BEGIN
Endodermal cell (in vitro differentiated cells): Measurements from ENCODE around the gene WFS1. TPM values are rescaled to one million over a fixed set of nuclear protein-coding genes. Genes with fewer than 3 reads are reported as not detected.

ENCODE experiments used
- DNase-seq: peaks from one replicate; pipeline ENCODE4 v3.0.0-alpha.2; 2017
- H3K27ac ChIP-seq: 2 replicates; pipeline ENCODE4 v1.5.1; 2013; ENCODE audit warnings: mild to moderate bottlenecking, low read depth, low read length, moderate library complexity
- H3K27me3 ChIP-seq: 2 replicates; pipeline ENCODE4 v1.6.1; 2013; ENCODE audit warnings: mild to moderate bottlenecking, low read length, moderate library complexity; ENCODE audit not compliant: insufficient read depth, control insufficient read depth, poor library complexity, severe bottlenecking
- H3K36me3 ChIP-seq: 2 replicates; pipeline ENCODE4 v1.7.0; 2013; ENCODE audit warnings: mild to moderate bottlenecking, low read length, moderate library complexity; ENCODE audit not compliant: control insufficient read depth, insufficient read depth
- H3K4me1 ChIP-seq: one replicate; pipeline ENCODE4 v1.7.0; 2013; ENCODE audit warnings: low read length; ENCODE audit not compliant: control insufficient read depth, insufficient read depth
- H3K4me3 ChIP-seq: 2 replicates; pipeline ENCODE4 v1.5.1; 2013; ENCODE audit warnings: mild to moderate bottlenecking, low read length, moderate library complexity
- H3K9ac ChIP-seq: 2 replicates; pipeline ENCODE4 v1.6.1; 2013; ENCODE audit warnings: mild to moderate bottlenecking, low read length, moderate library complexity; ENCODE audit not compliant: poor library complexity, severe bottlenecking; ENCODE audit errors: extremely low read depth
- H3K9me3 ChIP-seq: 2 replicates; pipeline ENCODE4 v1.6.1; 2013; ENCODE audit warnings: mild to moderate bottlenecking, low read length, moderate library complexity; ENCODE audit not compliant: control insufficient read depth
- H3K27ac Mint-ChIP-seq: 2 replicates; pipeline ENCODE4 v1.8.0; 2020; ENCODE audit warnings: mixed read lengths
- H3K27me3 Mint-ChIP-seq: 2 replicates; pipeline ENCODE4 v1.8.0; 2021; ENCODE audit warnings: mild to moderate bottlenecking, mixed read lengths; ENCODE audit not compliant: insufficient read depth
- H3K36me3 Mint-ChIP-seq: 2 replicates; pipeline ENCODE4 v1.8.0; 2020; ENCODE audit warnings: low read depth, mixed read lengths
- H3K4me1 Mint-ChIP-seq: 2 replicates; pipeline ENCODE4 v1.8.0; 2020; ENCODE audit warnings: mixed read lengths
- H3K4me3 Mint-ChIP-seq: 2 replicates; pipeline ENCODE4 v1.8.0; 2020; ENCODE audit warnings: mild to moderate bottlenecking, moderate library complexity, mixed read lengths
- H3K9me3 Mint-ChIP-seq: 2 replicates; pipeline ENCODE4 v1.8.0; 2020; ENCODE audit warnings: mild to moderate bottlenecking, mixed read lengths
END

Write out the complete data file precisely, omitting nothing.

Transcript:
Endodermal cell (in vitro differentiated cells): Measurements from ENCODE around the gene WFS1. TPM values are rescaled to one million over a fixed set of nuclear protein-coding genes. Genes with fewer than 3 reads are reported as not detected.

ENCODE experiments used
- DNase-seq: peaks from one replicate; pipeline ENCODE4 v3.0.0-alpha.2; 2017
- H3K27ac ChIP-seq: 2 replicates; pipeline ENCODE4 v1.5.1; 2013; ENCODE audit warnings: mild to moderate bottlenecking, low read depth, low read length, moderate library complexity
- H3K27me3 ChIP-seq: 2 replicates; pipeline ENCODE4 v1.6.1; 2013; ENCODE audit warnings: mild to moderate bottlenecking, low read length, moderate library complexity; ENCODE audit not compliant: insufficient read depth, control insufficient read depth, poor library complexity, severe bottlenecking
- H3K36me3 ChIP-seq: 2 replicates; pipeline ENCODE4 v1.7.0; 2013; ENCODE audit warnings: mild to moderate bottlenecking, low read length, moderate library complexity; ENCODE audit not compliant: control insufficient read depth, insufficient read depth
- H3K4me1 ChIP-seq: one replicate; pipeline ENCODE4 v1.7.0; 2013; ENCODE audit warnings: low read length; ENCODE audit not compliant: control insufficient read depth, insufficient read depth
- H3K4me3 ChIP-seq: 2 replicates; pipeline ENCODE4 v1.5.1; 2013; ENCODE audit warnings: mild to moderate bottlenecking, low read length, moderate library complexity
- H3K9ac ChIP-seq: 2 replicates; pipeline ENCODE4 v1.6.1; 2013; ENCODE audit warnings: mild to moderate bottlenecking, low read length, moderate library complexity; ENCODE audit not compliant: poor library complexity, severe bottlenecking; ENCODE audit errors: extremely low read depth
- H3K9me3 ChIP-seq: 2 replicates; pipeline ENCODE4 v1.6.1; 2013; ENCODE audit warnings: mild to moderate bottlenecking, low read length, moderate library complexity; ENCODE audit not compliant: control insufficient read depth
- H3K27ac Mint-ChIP-seq: 2 replicates; pipeline ENCODE4 v1.8.0; 2020; ENCODE audit warnings: mixed read lengths
- H3K27me3 Mint-ChIP-seq: 2 replicates; pipeline ENCODE4 v1.8.0; 2021; ENCODE audit warnings: mild to moderate bottlenecking, mixed read lengths; ENCODE audit not compliant: insufficient read depth
- H3K36me3 Mint-ChIP-seq: 2 replicates; pipeline ENCODE4 v1.8.0; 2020; ENCODE audit warnings: low read depth, mixed read lengths
- H3K4me1 Mint-ChIP-seq: 2 replicates; pipeline ENCODE4 v1.8.0; 2020; ENCODE audit warnings: mixed read lengths
- H3K4me3 Mint-ChIP-seq: 2 replicates; pipeline ENCODE4 v1.8.0; 2020; ENCODE audit warnings: mild to moderate bottlenecking, moderate library complexity, mixed read lengths
- H3K9me3 Mint-ChIP-seq: 2 replicates; pipeline ENCODE4 v1.8.0; 2020; ENCODE audit warnings: mild to moderate bottlenecking, mixed read lengths